With a broken-down oven, in a hotel kitchen, on an uninhabited island
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A few nights ago, I went for a walk with a freshman girl. I have been morbidly depressed lately and thought that the company of a youthful, effervescent individual of the opposite sex might be of some comfort or, at least, diversion. I was quiet for the most part, preferring to listen more than speak. The young lady bubbled on about how the world would be a better place if people just stopped hating one another. She talked about how if you were just nice to people they would be nice back and there would not be any more conflict in the world. She talked about how she loved flowers, lasagna, and parties (in that order). After a while, I turned to her and said, “You’re pretty idealistic, huh?” She responded with a cheery, “Uh-huh!” We departed for a favorite Italian restaurant where much of the remainder of the evening was spent discussing the young lady’s dad and mom and all the good times which they had back on the farm. We ordered a pitcher of beer. My idealistic friend could really put it away. We left the pizza parlor for a party that was already in progress. People were dancing, drinking, and playing guitars. The young lady and I sat down and I picked up her hand and looked at it. She had one of the smoothest lifelines that I had ever seen. Her head and heart lines were also pretty weird looking. “When someone hurts you do you just forget it after a while or act like it didn’t happen?” I asked her. “How didja know?” I showed her, then left the room to look at the Eno River outside.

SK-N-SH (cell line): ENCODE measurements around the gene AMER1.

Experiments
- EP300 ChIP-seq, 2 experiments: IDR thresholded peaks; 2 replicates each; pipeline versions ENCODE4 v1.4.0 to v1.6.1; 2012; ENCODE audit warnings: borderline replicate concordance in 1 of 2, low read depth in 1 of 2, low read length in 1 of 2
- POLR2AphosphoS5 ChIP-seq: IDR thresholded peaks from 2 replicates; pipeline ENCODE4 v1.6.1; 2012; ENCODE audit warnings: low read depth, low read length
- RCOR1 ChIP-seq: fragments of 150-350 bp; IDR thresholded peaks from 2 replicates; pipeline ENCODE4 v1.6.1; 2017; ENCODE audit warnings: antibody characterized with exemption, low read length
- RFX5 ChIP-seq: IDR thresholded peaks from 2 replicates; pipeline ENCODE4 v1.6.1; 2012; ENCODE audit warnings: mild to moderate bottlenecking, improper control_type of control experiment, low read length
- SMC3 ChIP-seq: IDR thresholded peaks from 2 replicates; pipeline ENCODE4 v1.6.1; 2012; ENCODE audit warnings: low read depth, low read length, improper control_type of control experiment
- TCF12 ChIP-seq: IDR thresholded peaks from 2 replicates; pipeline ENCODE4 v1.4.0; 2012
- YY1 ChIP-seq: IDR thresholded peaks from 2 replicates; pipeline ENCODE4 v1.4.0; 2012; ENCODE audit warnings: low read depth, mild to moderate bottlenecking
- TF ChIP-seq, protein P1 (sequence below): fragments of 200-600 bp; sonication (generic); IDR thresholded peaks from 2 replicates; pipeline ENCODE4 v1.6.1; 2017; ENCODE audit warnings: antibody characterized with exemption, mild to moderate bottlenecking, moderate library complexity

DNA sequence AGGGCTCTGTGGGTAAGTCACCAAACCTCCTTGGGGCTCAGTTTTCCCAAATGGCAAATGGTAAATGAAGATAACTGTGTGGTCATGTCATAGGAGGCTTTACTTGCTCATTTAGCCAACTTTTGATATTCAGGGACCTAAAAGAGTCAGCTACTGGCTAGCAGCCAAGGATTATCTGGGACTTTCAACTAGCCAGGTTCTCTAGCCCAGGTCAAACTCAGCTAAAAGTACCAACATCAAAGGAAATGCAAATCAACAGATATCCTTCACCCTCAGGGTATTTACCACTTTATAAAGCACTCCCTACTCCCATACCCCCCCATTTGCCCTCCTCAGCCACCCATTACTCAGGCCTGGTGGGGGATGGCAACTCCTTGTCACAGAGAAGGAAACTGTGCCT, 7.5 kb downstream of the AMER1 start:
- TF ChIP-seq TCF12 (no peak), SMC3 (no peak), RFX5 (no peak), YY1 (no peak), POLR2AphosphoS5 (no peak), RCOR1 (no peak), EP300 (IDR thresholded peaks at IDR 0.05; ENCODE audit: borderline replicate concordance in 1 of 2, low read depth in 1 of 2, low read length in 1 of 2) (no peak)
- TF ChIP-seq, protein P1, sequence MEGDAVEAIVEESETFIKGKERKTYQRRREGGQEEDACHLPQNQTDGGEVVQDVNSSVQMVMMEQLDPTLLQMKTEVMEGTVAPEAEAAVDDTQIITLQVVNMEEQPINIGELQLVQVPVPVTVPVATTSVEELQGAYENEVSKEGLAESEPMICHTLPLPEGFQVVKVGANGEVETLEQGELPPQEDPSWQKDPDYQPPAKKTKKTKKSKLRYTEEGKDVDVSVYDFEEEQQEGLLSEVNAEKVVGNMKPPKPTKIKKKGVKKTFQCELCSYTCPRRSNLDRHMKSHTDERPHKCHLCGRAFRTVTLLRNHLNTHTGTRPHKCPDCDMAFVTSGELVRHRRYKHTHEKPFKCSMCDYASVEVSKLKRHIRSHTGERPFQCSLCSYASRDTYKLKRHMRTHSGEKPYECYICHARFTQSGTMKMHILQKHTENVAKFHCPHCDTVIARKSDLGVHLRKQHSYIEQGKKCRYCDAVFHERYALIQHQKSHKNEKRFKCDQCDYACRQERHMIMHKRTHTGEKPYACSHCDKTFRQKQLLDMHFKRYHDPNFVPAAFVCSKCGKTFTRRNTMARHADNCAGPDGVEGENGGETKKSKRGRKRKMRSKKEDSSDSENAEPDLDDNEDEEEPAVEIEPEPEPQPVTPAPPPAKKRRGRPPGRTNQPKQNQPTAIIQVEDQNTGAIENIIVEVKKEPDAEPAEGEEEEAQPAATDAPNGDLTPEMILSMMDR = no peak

“God,” I thought, “is this kid ever unrealistic!” On the way home, squished in with another person in the back of a volkswagen, my friend, who had downed two more beers but could still walk, said, “Geez, I love life,” in a breathy, Annette Funicello tone. I thought to myself, “How could you love life when you haven’t lived yet?” I spent the next few days watching people in the Cambridge Inn and in the snack-bar of the graduate center (both of which, especially the latter, are frequented by freshman girls and boys). I began to pull my thoughts together in those disquieting surroundings.
I thought about how I do not look upon the world as a very cheery place. In fact, I have occasionally thought that if this isn’t hell then somebody must have a terrific imagination to think of a worse place to which to condemn human beings. I thought about how I had grown up, not on a farm, but in the garbage of New York. I had to fight every step of the way growing up. Somebody was always beating me up or trying to. Somebody didn’t like Jews or didn’t like curly hair, or didn’t like people who didn’t act like everyone else, or just plain didn’t like people. The world was full of people who didn’t know me but hated me anyway. The world was full of hate, fear, getting hurt, being hurt, hurting, and not seeing any way out of the mess. The world was full of people waiting for other people “outside” or kicking each other’s books down the sewer or throwing little kid’s jackets and bicycles over the fence on the way home from school. Somehow, in the steaming hell of New York, long before I reached my eighteenth birthday, I had lost all traces of youthful idealism. The world was hell, as far as I was concerned. I couldn’t wait to get away from it. I would definitely have killed myself some time ago if, upon losing idealism, I did not find something stronger.